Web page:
Me-ism in our world
It is a simple graphic! But as we have heard since our youth, “pictures are worth a thousand words.” The graphic illustrates two common, but disastrous, attitudes.
The first attitude is a myopic view of problems. I can’t see anything beyond what affects me.
The second is like unto the first. I can’t see problems that do not appear to affect me now.
Both of these are manifestations of a tendency as old as civilization. “Me-ism”!
The cartoon perfectly captures these two manifestations of the same problem. But being “high and dry” is an illusion.
Isn’t this one of the problems today in coping with the pandemic of the coronavirus. Just because I don’t feel sick doesn’t mean that I am not a carrier of the virus. Out of concern for those I love (and every other child of God, not just those significant in my life), I need to develop the habit of wearing a mask when appropriate as well as more frequent hand washing.
It is in our best interest to step back and see how we are focusing on only ourselves being “high and dry.” The first commitment for each of us must be to work toward a shift from being “me-focused” to “we-focused”. Either that or not pray “OUR Father”.
Ecclesiastical forms of Me-ism
I see versions of me-ism in Body of Christ today.
At times I hear clergy and laity each concerned about keeping their end of the boat high in the water.
Laity feel that many in leadership have been blind to the pain and needs of ordinary men and women in the pews or other parts of the Body of Christ.
Many church leaders double down on what they are convinced should stop them from jumping ship. They seem to have only a superficial understanding of why so many people are jumping ship.
St. Paul writing to the Corinthians put well
14 For the body is not one part, but many. If the foot says, “Because I am not a hand, I am not a part of the body,” it is not for this reason any less a part of the body. And if the ear says, “Because I am not an eye, I am not a part of the body,” it is not for this reason any less a part of the body. If the whole body were an eye, where would the hearing be? If the whole body were hearing, where would the sense of smell be? But now God has arranged the parts, each one of them in the body, just as He desired.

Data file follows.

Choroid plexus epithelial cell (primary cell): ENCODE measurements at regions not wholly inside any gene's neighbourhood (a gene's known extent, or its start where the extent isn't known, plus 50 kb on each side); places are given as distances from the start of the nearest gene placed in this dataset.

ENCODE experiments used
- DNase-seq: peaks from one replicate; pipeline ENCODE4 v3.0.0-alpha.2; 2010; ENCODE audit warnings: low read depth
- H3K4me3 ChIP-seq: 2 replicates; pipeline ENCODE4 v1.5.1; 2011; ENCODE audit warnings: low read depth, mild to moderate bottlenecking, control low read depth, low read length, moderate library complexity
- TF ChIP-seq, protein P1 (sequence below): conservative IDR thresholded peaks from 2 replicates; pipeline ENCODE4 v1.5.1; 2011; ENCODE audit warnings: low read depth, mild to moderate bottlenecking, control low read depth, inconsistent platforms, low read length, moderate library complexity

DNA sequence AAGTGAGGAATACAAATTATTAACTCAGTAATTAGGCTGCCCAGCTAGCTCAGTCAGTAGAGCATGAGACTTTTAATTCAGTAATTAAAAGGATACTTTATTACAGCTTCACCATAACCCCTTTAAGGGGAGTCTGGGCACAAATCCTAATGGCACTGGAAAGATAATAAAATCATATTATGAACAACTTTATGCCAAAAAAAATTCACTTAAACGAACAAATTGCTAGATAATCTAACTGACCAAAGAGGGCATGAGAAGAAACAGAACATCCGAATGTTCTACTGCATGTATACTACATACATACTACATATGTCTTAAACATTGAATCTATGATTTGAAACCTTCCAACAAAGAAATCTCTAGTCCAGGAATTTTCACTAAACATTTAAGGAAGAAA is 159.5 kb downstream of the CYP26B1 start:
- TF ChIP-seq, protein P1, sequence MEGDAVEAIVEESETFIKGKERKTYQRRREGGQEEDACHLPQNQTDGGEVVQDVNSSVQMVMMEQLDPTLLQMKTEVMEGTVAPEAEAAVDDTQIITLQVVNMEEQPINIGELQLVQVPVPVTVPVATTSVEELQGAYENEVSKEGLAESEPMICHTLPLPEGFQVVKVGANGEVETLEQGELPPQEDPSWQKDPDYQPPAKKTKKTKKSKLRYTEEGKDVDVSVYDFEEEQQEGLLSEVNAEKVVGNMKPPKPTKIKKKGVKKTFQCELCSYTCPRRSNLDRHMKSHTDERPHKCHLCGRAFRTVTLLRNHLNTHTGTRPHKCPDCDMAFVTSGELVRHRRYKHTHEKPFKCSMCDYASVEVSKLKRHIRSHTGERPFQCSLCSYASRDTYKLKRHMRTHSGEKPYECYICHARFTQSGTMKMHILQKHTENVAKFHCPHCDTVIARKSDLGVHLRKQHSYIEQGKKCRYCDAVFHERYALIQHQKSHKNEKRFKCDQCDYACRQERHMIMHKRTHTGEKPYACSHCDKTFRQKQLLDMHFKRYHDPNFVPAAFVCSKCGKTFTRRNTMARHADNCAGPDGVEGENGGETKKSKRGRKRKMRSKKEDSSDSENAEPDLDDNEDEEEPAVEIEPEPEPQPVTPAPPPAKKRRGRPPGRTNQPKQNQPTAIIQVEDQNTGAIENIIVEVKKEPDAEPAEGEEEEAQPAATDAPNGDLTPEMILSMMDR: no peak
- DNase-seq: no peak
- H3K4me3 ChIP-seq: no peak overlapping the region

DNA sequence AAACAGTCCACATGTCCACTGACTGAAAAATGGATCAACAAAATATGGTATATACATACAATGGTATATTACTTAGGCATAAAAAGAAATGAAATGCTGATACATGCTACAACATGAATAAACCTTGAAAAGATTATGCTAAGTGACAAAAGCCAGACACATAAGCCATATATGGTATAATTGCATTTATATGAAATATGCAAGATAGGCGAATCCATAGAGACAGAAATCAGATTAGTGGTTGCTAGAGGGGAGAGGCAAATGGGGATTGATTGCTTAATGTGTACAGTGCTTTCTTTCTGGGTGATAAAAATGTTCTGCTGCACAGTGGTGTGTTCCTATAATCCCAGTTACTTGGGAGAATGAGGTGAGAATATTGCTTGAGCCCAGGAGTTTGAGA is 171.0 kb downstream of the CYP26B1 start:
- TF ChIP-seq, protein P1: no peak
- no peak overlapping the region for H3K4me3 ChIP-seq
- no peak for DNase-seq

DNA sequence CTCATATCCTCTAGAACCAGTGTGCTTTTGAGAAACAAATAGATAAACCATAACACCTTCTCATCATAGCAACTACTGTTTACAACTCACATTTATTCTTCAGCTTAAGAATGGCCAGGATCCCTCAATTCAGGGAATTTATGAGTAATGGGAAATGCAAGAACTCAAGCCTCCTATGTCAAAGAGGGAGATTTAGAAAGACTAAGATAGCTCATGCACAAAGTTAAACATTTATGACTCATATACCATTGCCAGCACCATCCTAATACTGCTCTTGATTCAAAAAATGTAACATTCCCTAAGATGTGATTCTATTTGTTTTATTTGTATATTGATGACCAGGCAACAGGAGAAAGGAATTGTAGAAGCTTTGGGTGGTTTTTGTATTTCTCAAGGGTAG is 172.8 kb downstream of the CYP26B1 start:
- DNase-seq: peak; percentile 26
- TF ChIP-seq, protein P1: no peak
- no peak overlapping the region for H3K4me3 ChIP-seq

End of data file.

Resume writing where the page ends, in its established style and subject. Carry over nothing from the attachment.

A novel idea – listening to and respecting each other!
In about a month, Pope Francis will begin a three-year “synodal process” for the entire church to listen to each other. It has been described as the most ambitious project for Catholic renewal since the Second Vatican Council.
Each diocese has been asked to hold a synod: a listening and discernment exercise involving everyone in the church, which will then feed into a national and continental-wide process. Finally, in the fall of 2023, the process will culminate with a three-week gathering in Rome.
Actually, this process has roots in the first council of Jerusalem some 2000 years ago. Vatican II with the leadership of Pope Paul VI was moving the church in this direction.
The people of God in more than just either clergy or laity. The three-year process is simply taking seriously our need to listen to one another.
Please reread Sy. Paul… and pray… this chapter.
Click below for an audio version of this Vincentian Mindwalk